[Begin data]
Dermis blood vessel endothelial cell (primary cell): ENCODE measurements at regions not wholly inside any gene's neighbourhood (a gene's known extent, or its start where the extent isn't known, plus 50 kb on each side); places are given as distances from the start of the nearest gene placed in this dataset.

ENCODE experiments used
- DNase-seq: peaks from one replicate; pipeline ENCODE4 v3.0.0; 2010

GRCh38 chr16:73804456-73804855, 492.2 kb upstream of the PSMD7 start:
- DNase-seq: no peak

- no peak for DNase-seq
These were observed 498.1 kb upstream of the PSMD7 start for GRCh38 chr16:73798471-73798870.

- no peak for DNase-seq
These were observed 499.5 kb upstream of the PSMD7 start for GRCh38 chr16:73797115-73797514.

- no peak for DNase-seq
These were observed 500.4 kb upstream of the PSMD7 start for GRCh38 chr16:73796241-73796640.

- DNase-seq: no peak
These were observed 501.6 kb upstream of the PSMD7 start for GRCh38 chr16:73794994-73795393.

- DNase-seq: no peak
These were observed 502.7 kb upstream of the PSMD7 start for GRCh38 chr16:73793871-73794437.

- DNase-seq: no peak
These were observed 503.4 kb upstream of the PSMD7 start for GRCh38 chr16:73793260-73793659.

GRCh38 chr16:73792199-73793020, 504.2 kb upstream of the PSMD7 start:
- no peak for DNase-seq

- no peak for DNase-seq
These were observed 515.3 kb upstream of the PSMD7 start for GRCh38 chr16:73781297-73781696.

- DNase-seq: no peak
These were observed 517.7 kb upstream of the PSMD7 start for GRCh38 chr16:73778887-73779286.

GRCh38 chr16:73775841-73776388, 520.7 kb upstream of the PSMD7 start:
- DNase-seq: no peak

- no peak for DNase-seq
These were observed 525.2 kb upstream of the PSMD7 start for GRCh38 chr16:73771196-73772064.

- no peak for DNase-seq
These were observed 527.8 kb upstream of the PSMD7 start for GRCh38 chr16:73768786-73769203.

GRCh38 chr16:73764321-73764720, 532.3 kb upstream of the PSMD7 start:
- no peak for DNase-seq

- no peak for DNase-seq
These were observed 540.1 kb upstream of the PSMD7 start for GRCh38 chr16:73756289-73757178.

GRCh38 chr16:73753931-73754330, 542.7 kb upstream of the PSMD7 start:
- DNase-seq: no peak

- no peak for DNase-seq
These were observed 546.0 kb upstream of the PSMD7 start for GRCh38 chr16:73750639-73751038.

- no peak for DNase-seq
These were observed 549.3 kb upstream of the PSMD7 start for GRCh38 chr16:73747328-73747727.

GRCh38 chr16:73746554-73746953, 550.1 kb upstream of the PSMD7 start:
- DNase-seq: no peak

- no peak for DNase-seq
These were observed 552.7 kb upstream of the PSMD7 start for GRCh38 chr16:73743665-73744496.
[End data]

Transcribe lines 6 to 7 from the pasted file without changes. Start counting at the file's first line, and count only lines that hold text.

- no peak for DNase-seq
These were observed 498.1 kb upstream of the PSMD7 start for GRCh38 chr16:73798471-73798870.